Tuesday 19 March 2019, 14:15 - 15:45

Intergenerational Mobility in India: Estimates from New Methods and Administrative Data

Sam Asher, economist at the World Bank

Vilfredo Pareto Research Seminar

As part of the Vilfredo Pareto Research Seminar series, the International Economics Department at the Graduate Institute is pleased to invite you to the public talk Intergenerational Mobility in India:Estimates from New Methods and Administrative Data (joint work with Paul Novosad and Charlie Rafkin) given by Sam Asher, economist at the World Bank.

Samuel Asher is an Economist in the Environment and Energy team of the World Bank's Development Research Group. He is also an associate of the Center for International Development (Harvard University) and an affiliate at the Centre for Policy Research (New Delhi). After receiving a PhD in Economics from Harvard University in 2013, he was a postdoctoral research fellow in the Economics Department at Nuffield College, University of Oxford

Estimating intergenerational mobility in developing countries is difficult because matched parent-child income records are rarely available and education is measured very coarsely. In particular, there are no established methods for comparing educational mobility for subsamples of the population when the education distribution is changing over time. We resolve these problems using new methods in partial identification and new administrative data, and study intergenerational mobility across groups and across space in India. Intergenerational mobility for the population as a whole has remained constant since liberalization, but cross-group changes have been substantial. Rising mobility among historically marginalized Scheduled Castes is almost exactly offset by declining intergenerational mobility among Muslims, a comparably sized group that has few constitutional protections. These findings contest the conventional wisdom that marginalized groups in India have been catching up on average. We also explore heterogeneity across space, generating the first high-resolution geographic measures of inter-generational mobility across India, with results across 5600 rural subdistricts and 2300cities and towns. On average, children are most successful at exiting the bottom of the distribution in places that are southern, urban, or have higher average education levels.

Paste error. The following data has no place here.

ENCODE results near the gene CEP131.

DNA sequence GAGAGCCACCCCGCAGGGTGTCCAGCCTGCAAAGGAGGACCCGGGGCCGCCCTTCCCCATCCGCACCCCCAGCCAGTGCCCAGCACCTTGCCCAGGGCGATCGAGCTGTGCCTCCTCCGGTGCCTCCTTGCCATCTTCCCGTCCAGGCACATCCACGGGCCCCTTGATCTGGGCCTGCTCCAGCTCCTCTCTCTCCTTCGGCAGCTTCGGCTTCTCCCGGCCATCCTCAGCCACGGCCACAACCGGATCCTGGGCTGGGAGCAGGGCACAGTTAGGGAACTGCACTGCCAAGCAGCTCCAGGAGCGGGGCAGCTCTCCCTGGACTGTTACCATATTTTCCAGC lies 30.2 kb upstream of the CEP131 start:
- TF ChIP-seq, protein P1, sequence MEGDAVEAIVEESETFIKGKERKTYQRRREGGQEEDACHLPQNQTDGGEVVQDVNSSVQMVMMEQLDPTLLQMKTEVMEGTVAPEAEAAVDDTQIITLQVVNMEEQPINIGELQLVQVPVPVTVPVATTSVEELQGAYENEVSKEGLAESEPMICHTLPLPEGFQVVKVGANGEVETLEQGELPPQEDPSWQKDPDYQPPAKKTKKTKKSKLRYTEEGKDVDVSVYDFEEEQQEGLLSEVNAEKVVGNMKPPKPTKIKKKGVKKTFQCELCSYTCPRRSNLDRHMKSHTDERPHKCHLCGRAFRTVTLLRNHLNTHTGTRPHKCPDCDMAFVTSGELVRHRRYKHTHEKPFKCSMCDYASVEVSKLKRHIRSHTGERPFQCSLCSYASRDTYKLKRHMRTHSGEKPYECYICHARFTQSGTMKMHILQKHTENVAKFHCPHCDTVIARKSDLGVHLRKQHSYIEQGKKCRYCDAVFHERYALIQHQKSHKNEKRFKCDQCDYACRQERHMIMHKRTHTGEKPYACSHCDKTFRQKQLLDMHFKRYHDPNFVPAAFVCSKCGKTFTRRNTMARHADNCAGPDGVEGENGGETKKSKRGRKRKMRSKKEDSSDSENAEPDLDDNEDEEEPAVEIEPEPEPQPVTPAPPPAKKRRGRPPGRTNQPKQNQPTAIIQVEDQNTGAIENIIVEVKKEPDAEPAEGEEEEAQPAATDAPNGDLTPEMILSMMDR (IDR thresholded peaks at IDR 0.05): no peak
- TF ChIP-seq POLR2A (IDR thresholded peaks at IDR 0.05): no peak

Venue: S4, Petal 2 (Maison de la Paix)

The Vilfredo Pareto Research Seminar is our Departmental weekly seminar, featuring external speakers in all areas of economics. The organizer for this academic year is Prof. Julia Cajal-Grossi (